Experts will tell the Commodity Futures Trading Commission (CFTC) tomorrow that interdealer brokers (IDBs) are best placed to handle the aggregation of swaps liquidity following the arrival of new OTC derivatives rules.
The CFTC’s technology advisory committee will hold two panels to discuss the aggregation of liquidity across designated contract markets (DCMs) and swap execution facilities (SEFs), and automated and high-frequency trading of swaps.
Under the Dodd-Frank Act, OTC derivatives contracts will be standardised where possible so that they can be traded on SEFs and made eligible for central clearing.
Trades that cannot be standardised will remain bilateral, but will be subject to higher capital charges. The CFTC has oversight of index-based swaps under Dodd-Frank, while the Securities and Exchange Commission (SEC) is responsible for regulating the security-based swap market.
Currently, exchanges typically have a monopoly on the futures contracts they trade.
But competition between SEFs and DCMs for listing and trading of swaps that have hitherto been traded over-the-counter is likely to be fierce.
“We are now moving into a world where multiple platforms will trade the same product,” Gary DeWaal, general counsel at futures broker Newedge USA and one of the panellists at tomorrow’s CFTC meeting, told theTRADEnews.com. “There will an opportunity for firms to offer aggregation services, similar to the routing software used in the securities market that helps market participants seek best execution.”
The need to re-aggregate liquidity is likely to be of most concern to smaller market participants that do not have the capabilities to connect to all SEFs and for those that trade less-liquid derivatives contracts.
Living in the past
Another panellist at tomorrow’s meeting, Chris Ferreri, managing director, hybrid trading, ICAP – which plans to register as a SEF – believes that interdealer brokers are best placed to aggregate swaps liquidity, given their historical role as the sell-side’s counterparties in this market.
“The SEF model is based on the traditional interdealer broking model that has aggregated liquidity for the sell-side for decades,” said Ferreri. “Those IDBs that register as SEFs can continue offering this service under the improved transparency that Dodd-Frank mandates.”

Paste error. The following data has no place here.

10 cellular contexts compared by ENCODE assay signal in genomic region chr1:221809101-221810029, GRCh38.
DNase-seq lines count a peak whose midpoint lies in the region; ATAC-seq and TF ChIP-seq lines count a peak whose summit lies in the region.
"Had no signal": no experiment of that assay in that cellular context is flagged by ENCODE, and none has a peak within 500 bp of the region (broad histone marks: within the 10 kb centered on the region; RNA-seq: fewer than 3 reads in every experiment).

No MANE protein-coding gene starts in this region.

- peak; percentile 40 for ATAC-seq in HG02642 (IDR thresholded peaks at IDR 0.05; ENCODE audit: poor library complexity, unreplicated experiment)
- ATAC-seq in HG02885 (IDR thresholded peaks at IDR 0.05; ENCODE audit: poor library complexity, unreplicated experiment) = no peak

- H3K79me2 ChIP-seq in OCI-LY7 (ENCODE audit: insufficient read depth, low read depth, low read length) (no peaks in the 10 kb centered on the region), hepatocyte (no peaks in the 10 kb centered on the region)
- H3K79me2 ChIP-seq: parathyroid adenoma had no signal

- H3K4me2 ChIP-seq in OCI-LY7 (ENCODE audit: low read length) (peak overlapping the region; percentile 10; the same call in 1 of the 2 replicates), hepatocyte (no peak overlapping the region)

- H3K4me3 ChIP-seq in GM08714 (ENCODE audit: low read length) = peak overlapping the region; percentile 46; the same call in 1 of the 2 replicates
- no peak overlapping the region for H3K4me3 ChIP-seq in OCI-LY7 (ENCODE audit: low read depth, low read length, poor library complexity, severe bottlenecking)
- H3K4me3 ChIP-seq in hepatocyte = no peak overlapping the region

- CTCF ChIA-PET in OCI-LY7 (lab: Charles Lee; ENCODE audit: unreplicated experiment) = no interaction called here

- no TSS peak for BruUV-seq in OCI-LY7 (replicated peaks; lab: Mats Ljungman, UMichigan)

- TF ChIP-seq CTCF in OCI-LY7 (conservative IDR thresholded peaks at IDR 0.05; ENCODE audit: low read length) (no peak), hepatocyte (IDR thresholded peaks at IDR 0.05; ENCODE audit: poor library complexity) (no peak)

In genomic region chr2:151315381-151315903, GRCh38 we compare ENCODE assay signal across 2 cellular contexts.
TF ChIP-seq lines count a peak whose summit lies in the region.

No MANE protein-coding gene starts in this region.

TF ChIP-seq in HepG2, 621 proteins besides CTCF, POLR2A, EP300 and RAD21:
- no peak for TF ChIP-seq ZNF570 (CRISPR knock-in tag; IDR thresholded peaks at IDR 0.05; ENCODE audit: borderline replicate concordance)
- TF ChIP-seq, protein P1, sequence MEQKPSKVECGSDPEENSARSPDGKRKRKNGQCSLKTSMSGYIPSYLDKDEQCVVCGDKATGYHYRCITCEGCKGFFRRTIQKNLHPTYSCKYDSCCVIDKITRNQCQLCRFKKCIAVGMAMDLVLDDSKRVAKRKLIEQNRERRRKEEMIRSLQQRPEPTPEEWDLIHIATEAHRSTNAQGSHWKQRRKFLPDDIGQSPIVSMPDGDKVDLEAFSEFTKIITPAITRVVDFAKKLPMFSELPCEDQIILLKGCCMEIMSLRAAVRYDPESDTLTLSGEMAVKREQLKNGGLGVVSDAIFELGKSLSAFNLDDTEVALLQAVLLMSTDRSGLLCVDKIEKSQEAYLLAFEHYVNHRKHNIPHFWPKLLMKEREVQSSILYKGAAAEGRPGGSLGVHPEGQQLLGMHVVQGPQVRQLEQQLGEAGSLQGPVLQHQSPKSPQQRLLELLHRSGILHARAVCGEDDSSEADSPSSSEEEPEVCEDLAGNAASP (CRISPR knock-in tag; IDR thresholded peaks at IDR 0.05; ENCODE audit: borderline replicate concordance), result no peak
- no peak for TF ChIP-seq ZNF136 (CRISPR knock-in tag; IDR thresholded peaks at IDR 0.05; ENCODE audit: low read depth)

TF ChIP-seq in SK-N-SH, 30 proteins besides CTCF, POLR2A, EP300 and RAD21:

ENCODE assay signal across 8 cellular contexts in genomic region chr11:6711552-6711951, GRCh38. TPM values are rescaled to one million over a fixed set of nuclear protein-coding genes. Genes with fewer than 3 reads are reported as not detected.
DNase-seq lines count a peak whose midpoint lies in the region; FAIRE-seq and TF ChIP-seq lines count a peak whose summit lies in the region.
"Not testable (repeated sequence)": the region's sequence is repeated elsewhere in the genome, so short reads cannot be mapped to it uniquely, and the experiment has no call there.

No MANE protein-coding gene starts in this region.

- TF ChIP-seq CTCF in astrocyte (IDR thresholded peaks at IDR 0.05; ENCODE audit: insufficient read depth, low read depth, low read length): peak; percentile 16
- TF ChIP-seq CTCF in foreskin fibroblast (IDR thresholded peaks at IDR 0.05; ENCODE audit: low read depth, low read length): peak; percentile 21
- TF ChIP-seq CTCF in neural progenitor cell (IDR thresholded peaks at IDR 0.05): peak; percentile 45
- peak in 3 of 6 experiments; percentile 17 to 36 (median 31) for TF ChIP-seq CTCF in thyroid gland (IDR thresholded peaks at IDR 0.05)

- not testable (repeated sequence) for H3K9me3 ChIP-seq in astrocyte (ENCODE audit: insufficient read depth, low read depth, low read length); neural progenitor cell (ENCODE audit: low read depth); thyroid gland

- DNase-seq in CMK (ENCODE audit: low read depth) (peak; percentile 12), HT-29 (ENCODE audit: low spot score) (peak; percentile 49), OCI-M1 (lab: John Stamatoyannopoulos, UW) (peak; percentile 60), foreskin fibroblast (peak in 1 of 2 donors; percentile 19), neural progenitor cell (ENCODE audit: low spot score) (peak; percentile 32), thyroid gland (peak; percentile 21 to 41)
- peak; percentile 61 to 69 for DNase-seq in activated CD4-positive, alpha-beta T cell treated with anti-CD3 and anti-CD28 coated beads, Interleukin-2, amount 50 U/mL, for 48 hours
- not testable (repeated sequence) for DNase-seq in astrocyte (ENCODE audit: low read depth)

Ferreri noted that one issue among firms that intend to register as SEFs is ensuring that the rules related to the mode of execution are flexible enough to reflect the liquidity of an asset at the time.
“There are some days when electronic trading flourishes and there are other days when it doesn't,” he said. “We are in a zero interest rate environment and the liquidity of some instruments is subject to change. The rules need to reflect this dynamic environment.”
DeWaal added that the continued lack of clarity on the rules governing SEFs, which are still being discussed by the CFTC and the SEC, raised some concerns.
“Some trading venues may have an interest in ensuring their products aren’t cross-listed, an issue that I don't think is really contemplated by Dodd-Frank,” he said.
While the ability to manage fragmentation of liquidity across multiple platforms will lead to extra costs for buy-side firms, the advent of competing platforms is expected to lead to net benefits for the market as a whole.
“There will be a fine line between the DCMs and SEFs that want to protect the turf and limit where products trade and the buy-side’s desire for competing platforms,” said DeWaal. “There is little doubt that margins on swaps will get thinner as transparency increases, which is why there appears to be a reluctance to accelerate transparency. Spreads will diminish, but volumes will increase.”
In addition to DeWaal and Ferreri, members of the CFTC’s technology committee include Lee Olesky, CEO of Tradeweb, Bryan Durkin, COO, CME Group, Julian Harding, chairman of the Wholesale Market Brokers’ Association Americas, Supurna Vedbrat, co-head of electronic trading and market structure at Blackrock and Robert Garrison, CIO, Depository Trust and Clearing Corporation.